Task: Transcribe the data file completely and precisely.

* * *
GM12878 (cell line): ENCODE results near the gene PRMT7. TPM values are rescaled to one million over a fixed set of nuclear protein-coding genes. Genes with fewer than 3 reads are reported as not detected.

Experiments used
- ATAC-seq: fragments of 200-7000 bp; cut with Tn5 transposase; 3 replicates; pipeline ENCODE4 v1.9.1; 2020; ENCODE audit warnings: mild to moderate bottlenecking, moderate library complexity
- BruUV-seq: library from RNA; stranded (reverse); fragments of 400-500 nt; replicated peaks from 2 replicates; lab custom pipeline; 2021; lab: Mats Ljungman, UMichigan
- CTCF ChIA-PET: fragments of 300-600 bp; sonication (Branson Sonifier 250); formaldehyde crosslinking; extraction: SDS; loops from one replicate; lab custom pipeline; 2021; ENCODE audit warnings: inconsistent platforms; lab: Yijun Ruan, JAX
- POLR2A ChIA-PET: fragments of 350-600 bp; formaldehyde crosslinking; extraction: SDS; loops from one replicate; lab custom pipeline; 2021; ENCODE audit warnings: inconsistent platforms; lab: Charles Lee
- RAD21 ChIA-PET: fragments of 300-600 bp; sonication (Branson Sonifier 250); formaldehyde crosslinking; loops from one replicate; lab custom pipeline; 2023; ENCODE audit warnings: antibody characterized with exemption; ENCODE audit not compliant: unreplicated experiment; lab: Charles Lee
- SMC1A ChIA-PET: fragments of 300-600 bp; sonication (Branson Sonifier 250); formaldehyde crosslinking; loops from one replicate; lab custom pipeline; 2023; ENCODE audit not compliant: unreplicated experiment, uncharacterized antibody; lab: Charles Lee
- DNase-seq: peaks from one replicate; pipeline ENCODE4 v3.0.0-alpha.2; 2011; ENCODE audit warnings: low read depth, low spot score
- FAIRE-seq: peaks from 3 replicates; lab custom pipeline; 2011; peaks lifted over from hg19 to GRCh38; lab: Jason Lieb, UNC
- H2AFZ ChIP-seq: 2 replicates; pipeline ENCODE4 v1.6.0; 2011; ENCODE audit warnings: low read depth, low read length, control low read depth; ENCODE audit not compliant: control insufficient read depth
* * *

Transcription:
GM12878 (cell line): ENCODE results near the gene PRMT7. TPM values are rescaled to one million over a fixed set of nuclear protein-coding genes. Genes with fewer than 3 reads are reported as not detected.

Experiments used
- ATAC-seq: fragments of 200-7000 bp; cut with Tn5 transposase; 3 replicates; pipeline ENCODE4 v1.9.1; 2020; ENCODE audit warnings: mild to moderate bottlenecking, moderate library complexity
- BruUV-seq: library from RNA; stranded (reverse); fragments of 400-500 nt; replicated peaks from 2 replicates; lab custom pipeline; 2021; lab: Mats Ljungman, UMichigan
- CTCF ChIA-PET: fragments of 300-600 bp; sonication (Branson Sonifier 250); formaldehyde crosslinking; extraction: SDS; loops from one replicate; lab custom pipeline; 2021; ENCODE audit warnings: inconsistent platforms; lab: Yijun Ruan, JAX
- POLR2A ChIA-PET: fragments of 350-600 bp; formaldehyde crosslinking; extraction: SDS; loops from one replicate; lab custom pipeline; 2021; ENCODE audit warnings: inconsistent platforms; lab: Charles Lee
- RAD21 ChIA-PET: fragments of 300-600 bp; sonication (Branson Sonifier 250); formaldehyde crosslinking; loops from one replicate; lab custom pipeline; 2023; ENCODE audit warnings: antibody characterized with exemption; ENCODE audit not compliant: unreplicated experiment; lab: Charles Lee
- SMC1A ChIA-PET: fragments of 300-600 bp; sonication (Branson Sonifier 250); formaldehyde crosslinking; loops from one replicate; lab custom pipeline; 2023; ENCODE audit not compliant: unreplicated experiment, uncharacterized antibody; lab: Charles Lee
- DNase-seq: peaks from one replicate; pipeline ENCODE4 v3.0.0-alpha.2; 2011; ENCODE audit warnings: low read depth, low spot score
- FAIRE-seq: peaks from 3 replicates; lab custom pipeline; 2011; peaks lifted over from hg19 to GRCh38; lab: Jason Lieb, UNC
- H2AFZ ChIP-seq: 2 replicates; pipeline ENCODE4 v1.6.0; 2011; ENCODE audit warnings: low read depth, low read length, control low read depth; ENCODE audit not compliant: control insufficient read depth